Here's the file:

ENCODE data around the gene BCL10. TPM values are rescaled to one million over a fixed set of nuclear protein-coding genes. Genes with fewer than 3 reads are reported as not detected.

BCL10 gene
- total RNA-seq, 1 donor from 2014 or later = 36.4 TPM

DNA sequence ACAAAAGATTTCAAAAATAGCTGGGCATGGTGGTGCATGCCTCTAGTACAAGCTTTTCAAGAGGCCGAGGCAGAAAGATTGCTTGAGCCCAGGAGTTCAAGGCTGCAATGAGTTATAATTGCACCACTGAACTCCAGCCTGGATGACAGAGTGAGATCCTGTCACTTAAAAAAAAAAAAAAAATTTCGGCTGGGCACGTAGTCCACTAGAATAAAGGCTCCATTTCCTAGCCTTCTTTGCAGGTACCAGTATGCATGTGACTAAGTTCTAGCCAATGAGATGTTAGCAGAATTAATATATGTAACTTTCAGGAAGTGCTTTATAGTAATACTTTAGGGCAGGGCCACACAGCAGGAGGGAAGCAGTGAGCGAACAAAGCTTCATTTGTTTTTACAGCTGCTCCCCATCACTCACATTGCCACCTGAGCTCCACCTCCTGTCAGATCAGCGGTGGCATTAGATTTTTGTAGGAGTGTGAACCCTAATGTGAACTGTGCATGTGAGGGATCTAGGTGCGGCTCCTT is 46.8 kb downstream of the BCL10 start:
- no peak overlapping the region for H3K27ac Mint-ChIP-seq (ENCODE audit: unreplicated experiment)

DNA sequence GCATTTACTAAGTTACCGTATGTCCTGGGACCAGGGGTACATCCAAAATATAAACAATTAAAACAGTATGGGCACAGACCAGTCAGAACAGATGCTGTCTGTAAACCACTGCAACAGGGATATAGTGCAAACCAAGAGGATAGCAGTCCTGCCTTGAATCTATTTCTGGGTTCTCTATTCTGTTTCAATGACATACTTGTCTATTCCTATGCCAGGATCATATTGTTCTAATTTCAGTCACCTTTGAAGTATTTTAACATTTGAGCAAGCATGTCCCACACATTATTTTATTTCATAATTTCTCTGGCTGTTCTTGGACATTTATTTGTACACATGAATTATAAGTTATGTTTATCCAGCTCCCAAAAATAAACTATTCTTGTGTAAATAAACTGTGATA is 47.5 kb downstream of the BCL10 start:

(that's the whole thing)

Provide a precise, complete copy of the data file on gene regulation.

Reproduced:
ENCODE data around the gene BCL10. TPM values are rescaled to one million over a fixed set of nuclear protein-coding genes. Genes with fewer than 3 reads are reported as not detected.

BCL10 gene
- total RNA-seq, 1 donor from 2014 or later = 36.4 TPM

DNA sequence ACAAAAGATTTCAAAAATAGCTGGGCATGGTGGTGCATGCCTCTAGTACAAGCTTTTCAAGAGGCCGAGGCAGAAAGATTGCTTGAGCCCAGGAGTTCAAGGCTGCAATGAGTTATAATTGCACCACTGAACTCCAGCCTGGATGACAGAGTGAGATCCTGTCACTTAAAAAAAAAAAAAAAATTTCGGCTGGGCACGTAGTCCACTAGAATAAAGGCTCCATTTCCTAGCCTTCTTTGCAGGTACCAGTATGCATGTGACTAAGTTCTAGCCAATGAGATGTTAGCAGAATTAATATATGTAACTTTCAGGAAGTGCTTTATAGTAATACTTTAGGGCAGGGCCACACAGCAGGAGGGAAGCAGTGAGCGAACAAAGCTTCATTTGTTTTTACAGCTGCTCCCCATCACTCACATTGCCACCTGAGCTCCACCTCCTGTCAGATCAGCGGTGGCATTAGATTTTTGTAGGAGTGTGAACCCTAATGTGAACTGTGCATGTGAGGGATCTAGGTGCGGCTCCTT is 46.8 kb downstream of the BCL10 start:
- no peak overlapping the region for H3K27ac Mint-ChIP-seq (ENCODE audit: unreplicated experiment)

DNA sequence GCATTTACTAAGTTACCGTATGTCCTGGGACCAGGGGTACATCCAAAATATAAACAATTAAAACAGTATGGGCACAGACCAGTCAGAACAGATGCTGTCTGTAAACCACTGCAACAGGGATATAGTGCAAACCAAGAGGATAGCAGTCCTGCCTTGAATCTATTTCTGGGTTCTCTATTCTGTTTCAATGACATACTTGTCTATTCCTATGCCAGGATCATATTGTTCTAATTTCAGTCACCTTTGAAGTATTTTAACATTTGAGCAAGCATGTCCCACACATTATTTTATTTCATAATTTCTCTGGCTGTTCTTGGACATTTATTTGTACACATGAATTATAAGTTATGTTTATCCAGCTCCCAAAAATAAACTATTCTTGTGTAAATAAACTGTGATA is 47.5 kb downstream of the BCL10 start: